Syria ready to meet opposition in Moscow

DAMASCUS (AFP) - Syria's regime is willing to meet the country's opposition in Moscow to seek a way out of the nearly four-year civil war, a government official said on Saturday.

"Syria is ready to participate in a preliminary and consultative meeting in Moscow to respond to the aspirations of Syrians who are trying to find a solution to the crisis," the foreign ministry official said, quoted by Sana state news agency.

The decision followed talks between Syria and Russia about a possible meeting, the official said.

"The Syrian Arab Republic has always been ready for dialogue with those who believe in its unity, sovereignty and freedom of choice," the official added.

Syria's war began as a pro-democracy revolt, but escalated into a multi-sided civil war drawing foreign militants after President Bashar al-Assad's regime began a massive crackdown on dissent.

An estimated 200,000 people have been killed, and half the population have been forced to flee their homes.

Russia has been trying to relaunch peace talks for Syria that would include meetings between delegates of the regime and the fractured opposition.

The Russian foreign ministry declined to comment on Saturday.

But on Thursday, Moscow said that it planned to host delegations from the Syrian opposition in late January, possibly followed by a visit by regime representatives that could bring the two sides together for talks.

Assad has said he backs the efforts by his key ally.

The main opposition coalition held talks with Syria's government earlier this year.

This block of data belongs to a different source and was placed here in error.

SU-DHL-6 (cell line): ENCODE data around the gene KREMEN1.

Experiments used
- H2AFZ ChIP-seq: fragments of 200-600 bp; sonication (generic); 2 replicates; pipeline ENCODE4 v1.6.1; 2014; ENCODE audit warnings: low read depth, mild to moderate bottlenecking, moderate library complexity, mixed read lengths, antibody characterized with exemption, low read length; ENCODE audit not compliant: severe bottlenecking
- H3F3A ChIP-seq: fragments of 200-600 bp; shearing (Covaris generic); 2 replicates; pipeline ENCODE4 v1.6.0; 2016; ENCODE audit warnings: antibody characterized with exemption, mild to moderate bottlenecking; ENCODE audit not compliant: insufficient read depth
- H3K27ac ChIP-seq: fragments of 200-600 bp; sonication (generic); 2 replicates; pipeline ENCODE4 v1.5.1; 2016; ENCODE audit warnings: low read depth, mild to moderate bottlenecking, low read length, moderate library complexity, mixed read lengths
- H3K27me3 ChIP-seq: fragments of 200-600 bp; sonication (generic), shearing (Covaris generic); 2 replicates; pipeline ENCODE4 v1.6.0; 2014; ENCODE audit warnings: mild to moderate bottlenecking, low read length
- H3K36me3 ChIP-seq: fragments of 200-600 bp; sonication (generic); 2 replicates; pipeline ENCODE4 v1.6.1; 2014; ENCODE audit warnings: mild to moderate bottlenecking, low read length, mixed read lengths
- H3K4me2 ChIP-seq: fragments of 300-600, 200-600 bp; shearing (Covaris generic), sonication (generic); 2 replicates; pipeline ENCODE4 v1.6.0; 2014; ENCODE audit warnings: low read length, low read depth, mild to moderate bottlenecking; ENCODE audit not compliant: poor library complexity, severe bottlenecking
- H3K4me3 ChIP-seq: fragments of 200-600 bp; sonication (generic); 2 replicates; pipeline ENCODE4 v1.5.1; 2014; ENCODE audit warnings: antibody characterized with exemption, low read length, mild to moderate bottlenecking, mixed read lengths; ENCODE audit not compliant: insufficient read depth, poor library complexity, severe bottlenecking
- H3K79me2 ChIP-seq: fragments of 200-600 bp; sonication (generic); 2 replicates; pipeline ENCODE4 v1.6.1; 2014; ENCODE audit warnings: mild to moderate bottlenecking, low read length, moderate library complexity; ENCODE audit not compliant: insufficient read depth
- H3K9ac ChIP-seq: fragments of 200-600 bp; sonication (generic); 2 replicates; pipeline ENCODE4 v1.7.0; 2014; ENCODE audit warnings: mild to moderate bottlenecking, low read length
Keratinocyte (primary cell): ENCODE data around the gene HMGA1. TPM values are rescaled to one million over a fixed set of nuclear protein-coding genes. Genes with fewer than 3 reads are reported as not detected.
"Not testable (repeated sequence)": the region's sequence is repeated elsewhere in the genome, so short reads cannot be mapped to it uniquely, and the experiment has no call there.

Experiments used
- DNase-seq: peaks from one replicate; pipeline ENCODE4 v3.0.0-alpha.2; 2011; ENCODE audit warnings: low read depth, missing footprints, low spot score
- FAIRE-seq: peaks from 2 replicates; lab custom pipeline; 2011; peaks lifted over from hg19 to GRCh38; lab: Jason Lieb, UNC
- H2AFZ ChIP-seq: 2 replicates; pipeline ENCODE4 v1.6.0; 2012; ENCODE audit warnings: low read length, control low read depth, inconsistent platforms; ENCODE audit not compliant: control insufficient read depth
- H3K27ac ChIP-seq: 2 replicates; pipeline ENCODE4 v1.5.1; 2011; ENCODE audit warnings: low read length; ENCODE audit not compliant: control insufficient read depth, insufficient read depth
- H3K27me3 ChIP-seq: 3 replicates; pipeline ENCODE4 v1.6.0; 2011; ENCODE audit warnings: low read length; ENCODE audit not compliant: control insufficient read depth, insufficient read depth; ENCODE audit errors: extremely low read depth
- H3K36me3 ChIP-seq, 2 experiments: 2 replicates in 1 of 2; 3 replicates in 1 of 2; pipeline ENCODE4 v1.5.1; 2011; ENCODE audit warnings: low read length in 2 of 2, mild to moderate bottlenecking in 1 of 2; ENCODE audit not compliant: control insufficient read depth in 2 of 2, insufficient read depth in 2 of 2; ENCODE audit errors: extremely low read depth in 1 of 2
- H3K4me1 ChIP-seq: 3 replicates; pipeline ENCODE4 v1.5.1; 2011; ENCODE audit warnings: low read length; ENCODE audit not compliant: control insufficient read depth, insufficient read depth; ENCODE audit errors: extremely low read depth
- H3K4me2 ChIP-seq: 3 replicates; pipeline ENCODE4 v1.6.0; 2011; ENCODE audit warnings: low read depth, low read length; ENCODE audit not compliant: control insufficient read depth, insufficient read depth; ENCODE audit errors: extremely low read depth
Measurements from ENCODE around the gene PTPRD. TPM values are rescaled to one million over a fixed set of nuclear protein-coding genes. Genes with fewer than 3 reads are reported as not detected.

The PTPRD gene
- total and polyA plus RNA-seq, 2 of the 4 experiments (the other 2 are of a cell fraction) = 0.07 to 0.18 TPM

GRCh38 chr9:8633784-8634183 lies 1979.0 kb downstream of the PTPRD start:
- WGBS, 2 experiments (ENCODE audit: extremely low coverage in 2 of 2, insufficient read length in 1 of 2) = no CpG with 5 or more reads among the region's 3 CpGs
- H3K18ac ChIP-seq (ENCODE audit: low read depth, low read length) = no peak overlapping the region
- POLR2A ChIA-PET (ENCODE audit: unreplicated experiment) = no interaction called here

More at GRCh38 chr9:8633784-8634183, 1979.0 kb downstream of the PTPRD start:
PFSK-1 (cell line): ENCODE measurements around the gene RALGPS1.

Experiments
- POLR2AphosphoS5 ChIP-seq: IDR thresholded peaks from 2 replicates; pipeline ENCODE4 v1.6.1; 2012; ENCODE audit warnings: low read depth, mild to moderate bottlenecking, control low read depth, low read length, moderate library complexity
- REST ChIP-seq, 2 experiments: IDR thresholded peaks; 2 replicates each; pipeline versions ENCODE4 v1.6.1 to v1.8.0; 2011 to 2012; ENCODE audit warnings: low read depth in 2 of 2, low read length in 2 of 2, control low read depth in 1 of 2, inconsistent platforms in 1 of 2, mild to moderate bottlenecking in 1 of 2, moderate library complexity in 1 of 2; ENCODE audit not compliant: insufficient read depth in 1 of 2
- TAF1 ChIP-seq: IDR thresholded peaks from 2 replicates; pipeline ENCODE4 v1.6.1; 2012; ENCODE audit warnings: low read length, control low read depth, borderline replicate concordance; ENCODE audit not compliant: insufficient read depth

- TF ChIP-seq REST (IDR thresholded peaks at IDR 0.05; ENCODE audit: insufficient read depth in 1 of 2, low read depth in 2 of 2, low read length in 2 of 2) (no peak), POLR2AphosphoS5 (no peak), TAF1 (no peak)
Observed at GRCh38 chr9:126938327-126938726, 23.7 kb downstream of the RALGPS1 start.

But they collapsed as the opposition demanded Assad's resignation, while the regime insisted the main focus of the negotiation should be on fighting "terrorism".

Since then, some opposition figures have suggested that a deal could see Assad remain in power for a limited time.

The change in tone reflects growing concern over advances by jihadists who have expelled more moderate opposition rebels from large areas.

Foreign fighters have flocked to join Al-Qaeda-linked militants and the Islamic State in Iraq and Syria (ISIS) group which led an offensive that seized large parts of Syria and Iraq, committing widespread atrocities.

A monitoring group said Saturday that ISIS had lost ground in the Syrian town of Kobane, where Kurdish fighters now control more than 60 per cent of territory.
The strategically located town on the border with Turkey has become a major symbol of resistance against ISIS.

The militants launched a major offensive in mid-September to try to capture Kobane, and at one point controlled more than half of the town, known in Arabic as Ain al-Arab.

But supported by US-led air strikes and reinforced by Kurds from Iraq, "Kurdish forces now control more than 60 per cent of the city", said Rami Abdel Rahman, director of the Britain-based Syrian Observatory for Human Rights.

"IS has even left areas that the Kurds did not enter for fear of mines," he added.

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